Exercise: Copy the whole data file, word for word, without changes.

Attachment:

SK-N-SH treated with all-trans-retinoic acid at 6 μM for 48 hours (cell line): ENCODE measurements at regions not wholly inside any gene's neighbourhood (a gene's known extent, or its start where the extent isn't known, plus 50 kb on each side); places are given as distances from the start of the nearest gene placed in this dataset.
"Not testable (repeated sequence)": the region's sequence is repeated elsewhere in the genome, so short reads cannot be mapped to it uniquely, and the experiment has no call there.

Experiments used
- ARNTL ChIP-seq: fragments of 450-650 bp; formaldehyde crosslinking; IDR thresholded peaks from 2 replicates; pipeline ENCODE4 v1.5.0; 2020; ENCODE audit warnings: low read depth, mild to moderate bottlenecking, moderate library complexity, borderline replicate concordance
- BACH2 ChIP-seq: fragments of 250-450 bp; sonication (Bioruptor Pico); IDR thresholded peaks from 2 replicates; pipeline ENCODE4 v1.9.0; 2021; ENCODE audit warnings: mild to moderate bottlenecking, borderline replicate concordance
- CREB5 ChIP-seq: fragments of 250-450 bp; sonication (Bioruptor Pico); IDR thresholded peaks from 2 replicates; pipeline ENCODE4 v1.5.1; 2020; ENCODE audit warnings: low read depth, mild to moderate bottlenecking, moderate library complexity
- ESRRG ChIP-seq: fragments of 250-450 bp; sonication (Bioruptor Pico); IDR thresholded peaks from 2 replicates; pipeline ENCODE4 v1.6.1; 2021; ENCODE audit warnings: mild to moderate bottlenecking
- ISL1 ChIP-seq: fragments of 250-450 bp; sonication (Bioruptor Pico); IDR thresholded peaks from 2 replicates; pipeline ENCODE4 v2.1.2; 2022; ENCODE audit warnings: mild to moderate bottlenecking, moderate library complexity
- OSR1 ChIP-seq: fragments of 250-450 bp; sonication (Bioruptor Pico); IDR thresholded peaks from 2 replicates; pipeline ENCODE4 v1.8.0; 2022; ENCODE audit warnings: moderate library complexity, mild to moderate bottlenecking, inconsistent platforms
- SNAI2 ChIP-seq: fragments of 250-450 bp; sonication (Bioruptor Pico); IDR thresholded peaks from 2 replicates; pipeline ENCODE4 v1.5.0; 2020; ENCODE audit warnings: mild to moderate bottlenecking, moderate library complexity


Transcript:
SK-N-SH treated with all-trans-retinoic acid at 6 μM for 48 hours (cell line): ENCODE measurements at regions not wholly inside any gene's neighbourhood (a gene's known extent, or its start where the extent isn't known, plus 50 kb on each side); places are given as distances from the start of the nearest gene placed in this dataset.
"Not testable (repeated sequence)": the region's sequence is repeated elsewhere in the genome, so short reads cannot be mapped to it uniquely, and the experiment has no call there.

Experiments used
- ARNTL ChIP-seq: fragments of 450-650 bp; formaldehyde crosslinking; IDR thresholded peaks from 2 replicates; pipeline ENCODE4 v1.5.0; 2020; ENCODE audit warnings: low read depth, mild to moderate bottlenecking, moderate library complexity, borderline replicate concordance
- BACH2 ChIP-seq: fragments of 250-450 bp; sonication (Bioruptor Pico); IDR thresholded peaks from 2 replicates; pipeline ENCODE4 v1.9.0; 2021; ENCODE audit warnings: mild to moderate bottlenecking, borderline replicate concordance
- CREB5 ChIP-seq: fragments of 250-450 bp; sonication (Bioruptor Pico); IDR thresholded peaks from 2 replicates; pipeline ENCODE4 v1.5.1; 2020; ENCODE audit warnings: low read depth, mild to moderate bottlenecking, moderate library complexity
- ESRRG ChIP-seq: fragments of 250-450 bp; sonication (Bioruptor Pico); IDR thresholded peaks from 2 replicates; pipeline ENCODE4 v1.6.1; 2021; ENCODE audit warnings: mild to moderate bottlenecking
- ISL1 ChIP-seq: fragments of 250-450 bp; sonication (Bioruptor Pico); IDR thresholded peaks from 2 replicates; pipeline ENCODE4 v2.1.2; 2022; ENCODE audit warnings: mild to moderate bottlenecking, moderate library complexity
- OSR1 ChIP-seq: fragments of 250-450 bp; sonication (Bioruptor Pico); IDR thresholded peaks from 2 replicates; pipeline ENCODE4 v1.8.0; 2022; ENCODE audit warnings: moderate library complexity, mild to moderate bottlenecking, inconsistent platforms
- SNAI2 ChIP-seq: fragments of 250-450 bp; sonication (Bioruptor Pico); IDR thresholded peaks from 2 replicates; pipeline ENCODE4 v1.5.0; 2020; ENCODE audit warnings: mild to moderate bottlenecking, moderate library complexity